Event Details


Title:Turbulence injury, December 22, 1996
Micro summary:This McDonnell Douglas MD-83 encountered severe turbulence during descent, injuring two flight attendants.
Event Time:1996-12-22 at 1212 PST
File Name:1996-12-22-2-US.pdf
Publishing Agency:National Transportation Safety Board (NTSB)
Publishing Country:USA
Report number:LAX97LA072
Pages:5
Site of event:San Jose, CA
Departure:O'Hare International Airport, Chicago, Illinois, USA
Destination:Norman Y. Mineta San Jose International Airport, San Jose, California, USA
Airplane Type(s):McDonnell Douglas DC-9-83 (MD-83)
Flight Phase:Descent
Registration(s):N590AA
Operator(s):American Airlines
Type of flight:Revenue
Occupants:121
Fatalities:0
Serious Injuries:1
Minor/Non-Injured:120
Other Injuries:0
Executive Summary:

NTSB short summary:

The flight's encounter with severe turbulence while the injured cabin crew was standing.

NTSB synopsis:

The flight had been in moderate chop for some time during the initial descent. The cabin seat belt sign had been illuminated for about 20 minutes and all passengers were secure in their seats. The cabin crew had just completed a beverage service and were stowing galley equipment at the time. As the aircraft was descending through 17,500 feet one severe turbulence jolt was experienced. The injured cabin crew members were standing in the aft galley; one was able to grab a hand hold while the other one was thrown against the ceiling and back to the floor. The cabin attendant who was thrown to the ceiling sustained a compound fracture of one ankle, which required surgery to repair. The second cabin attendant was treated at the hospital for soft tissue injuries and released. Review of the weather reports disclosed that SIGMET Papa 13 was issued at 221656 and forecast moderate to occasional severe turbulence in the southern portions of California below 18,000 feet. Center weather advisories 01 and 02 were in effect for the time and location of the encounter and predicted moderate to occasional severe turbulence below 22,000 feet. The dispatch weather package provided to the flight crew at Chicago was reviewed. The date/time group for the package preparation was noted to be 221501, prior to the issuance of SIGMET Papa 13 and both center weather advisories. No SIGMETS were noted for the terminal portions of the flight.

NTSB factual narrative text:

On December 22, 1996, about 1212 hours Pacific standard time, two cabin attendants on American Airlines Flight 407 sustained injuries during a severe turbulence encounter about 75 miles east of San Jose, California, as the aircraft descended through 17,500 feet. The aircraft, a McDonnell Douglas MD-83, N590AA, was owned and operated by American Airlines, Inc., under 14 CFR Part 121 as a non-stop regularly scheduled domestic passenger flight from Chicago to San Jose. The aircraft was not damaged. One cabin attendant sustained serious injuries and another sustained minor injuries. The remaining two pilots, two cabin attendants, and 115 passengers were not injured. The flight originated at Chicago on the day of the accident at 0932 central standard time.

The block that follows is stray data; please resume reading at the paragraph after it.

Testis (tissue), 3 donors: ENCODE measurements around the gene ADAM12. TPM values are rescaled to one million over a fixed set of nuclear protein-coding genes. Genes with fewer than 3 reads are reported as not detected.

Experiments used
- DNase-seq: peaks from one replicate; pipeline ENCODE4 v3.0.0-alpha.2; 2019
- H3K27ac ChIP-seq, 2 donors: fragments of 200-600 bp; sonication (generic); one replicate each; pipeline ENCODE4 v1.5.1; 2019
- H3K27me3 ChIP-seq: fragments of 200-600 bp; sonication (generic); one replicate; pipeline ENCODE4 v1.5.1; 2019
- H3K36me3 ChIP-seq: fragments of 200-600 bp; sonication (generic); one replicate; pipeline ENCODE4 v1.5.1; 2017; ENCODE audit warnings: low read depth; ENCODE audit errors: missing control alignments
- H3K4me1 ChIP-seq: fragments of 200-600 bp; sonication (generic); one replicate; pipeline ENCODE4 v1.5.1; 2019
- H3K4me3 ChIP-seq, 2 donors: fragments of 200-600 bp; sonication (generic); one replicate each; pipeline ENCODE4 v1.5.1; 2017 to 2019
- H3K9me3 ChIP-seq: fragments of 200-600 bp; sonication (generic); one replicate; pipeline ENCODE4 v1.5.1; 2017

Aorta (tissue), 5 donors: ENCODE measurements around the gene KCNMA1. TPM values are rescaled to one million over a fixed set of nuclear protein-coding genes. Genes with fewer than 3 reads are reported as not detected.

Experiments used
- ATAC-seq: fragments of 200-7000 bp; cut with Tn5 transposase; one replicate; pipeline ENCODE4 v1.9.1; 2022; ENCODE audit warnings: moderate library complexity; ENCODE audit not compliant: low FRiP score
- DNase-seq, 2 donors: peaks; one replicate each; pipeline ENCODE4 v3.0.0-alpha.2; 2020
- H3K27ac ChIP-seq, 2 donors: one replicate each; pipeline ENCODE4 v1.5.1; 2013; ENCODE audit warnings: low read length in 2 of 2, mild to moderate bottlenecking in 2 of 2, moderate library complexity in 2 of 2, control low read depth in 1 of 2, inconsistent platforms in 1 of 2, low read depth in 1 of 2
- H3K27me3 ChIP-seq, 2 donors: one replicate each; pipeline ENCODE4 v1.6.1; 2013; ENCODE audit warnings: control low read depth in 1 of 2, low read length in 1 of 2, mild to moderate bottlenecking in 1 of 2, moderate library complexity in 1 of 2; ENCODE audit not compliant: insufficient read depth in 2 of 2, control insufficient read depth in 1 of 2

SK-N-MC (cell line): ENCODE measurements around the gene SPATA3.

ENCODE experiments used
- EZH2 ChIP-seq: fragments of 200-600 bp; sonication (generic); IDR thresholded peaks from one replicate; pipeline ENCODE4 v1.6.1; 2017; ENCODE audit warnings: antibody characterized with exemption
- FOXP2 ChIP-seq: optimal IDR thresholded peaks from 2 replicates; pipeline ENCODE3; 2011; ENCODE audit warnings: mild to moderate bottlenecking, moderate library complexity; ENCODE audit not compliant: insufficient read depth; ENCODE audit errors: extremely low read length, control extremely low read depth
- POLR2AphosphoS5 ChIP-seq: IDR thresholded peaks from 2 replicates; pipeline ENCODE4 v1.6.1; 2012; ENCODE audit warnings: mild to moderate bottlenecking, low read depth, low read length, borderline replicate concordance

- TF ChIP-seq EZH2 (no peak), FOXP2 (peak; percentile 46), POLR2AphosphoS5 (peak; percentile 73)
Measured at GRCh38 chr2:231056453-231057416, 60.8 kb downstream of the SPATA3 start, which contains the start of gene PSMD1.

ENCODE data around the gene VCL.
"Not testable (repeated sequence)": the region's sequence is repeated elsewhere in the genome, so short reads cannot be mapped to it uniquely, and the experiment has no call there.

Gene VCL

According to statements from the flight and cabin crews, and, transcripts of the air-to-ground communications between the flight and ATC, the flight had been in moderate chop for some time during the initial descent. The cabin seat belt sign had been illuminated for about 20 minutes and all passengers were secure in their seats. The cabin crew had just completed a beverage service and were stowing galley equipment at the time. As the aircraft was descending through 17,500 feet inbound to San Jose, one severe turbulence jolt was experienced. The injured cabin crew members were standing in the aft galley; one was able to grab a hand hold while the other one was thrown against the ceiling and back to the floor. The cabin attendant who was thrown to the ceiling sustained a compound fracture of one ankle, which required surgery to repair. The second cabin attendant was treated at the hospital for soft tissue injuries and released.

Review of the weather reports disclosed that SIGMET Papa 13 was issued at 221656 and forecast moderate to occasional severe turbulence in the southern portions of California below 18,000 feet. Center weather advisories 01 and 02 were in effect for the time and location of the encounter and predicted moderate to occasional severe turbulence below 22,000 feet.

The dispatch weather package provided to the flight crew at Chicago was reviewed. The date/time group for the package preparation was noted to be 221501, prior to the issuance of SIGMET Papa 13 and both center weather advisories. No SIGMETS were noted for the terminal portions of the flight.
Learning Keywords:Operations - Turbulence
Consequence - Flight Attendant Fatality - Injury
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